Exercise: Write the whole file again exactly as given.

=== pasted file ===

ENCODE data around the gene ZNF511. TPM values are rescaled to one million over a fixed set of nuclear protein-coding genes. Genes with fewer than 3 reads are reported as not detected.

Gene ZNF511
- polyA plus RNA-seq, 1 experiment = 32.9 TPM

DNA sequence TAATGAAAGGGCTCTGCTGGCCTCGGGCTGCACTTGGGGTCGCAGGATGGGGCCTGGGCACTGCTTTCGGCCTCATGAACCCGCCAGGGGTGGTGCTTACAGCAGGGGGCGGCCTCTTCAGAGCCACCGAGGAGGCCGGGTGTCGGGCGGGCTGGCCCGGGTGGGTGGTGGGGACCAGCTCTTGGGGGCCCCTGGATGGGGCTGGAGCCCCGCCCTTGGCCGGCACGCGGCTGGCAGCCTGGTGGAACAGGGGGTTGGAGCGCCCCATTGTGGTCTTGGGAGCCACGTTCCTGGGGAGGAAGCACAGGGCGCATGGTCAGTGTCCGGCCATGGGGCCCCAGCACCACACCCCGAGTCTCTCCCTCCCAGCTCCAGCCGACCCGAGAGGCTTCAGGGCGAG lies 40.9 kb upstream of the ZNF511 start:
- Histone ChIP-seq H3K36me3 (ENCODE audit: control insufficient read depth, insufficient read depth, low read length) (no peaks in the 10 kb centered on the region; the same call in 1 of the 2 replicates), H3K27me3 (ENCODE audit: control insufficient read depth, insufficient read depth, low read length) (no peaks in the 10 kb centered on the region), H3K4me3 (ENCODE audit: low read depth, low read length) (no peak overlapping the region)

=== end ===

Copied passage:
ENCODE data around the gene ZNF511. TPM values are rescaled to one million over a fixed set of nuclear protein-coding genes. Genes with fewer than 3 reads are reported as not detected.

Gene ZNF511
- polyA plus RNA-seq, 1 experiment = 32.9 TPM

DNA sequence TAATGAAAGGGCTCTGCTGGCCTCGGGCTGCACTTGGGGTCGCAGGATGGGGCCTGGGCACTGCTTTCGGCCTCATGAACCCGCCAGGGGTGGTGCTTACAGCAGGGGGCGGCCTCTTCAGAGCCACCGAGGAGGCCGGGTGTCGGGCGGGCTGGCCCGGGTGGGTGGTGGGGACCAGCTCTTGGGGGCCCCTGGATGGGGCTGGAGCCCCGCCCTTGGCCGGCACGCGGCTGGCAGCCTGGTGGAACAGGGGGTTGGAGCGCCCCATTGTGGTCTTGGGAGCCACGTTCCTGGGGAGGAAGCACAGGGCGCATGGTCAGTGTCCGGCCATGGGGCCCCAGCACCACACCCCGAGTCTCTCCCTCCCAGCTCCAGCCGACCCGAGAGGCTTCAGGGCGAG lies 40.9 kb upstream of the ZNF511 start:
- Histone ChIP-seq H3K36me3 (ENCODE audit: control insufficient read depth, insufficient read depth, low read length) (no peaks in the 10 kb centered on the region; the same call in 1 of the 2 replicates), H3K27me3 (ENCODE audit: control insufficient read depth, insufficient read depth, low read length) (no peaks in the 10 kb centered on the region), H3K4me3 (ENCODE audit: low read depth, low read length) (no peak overlapping the region)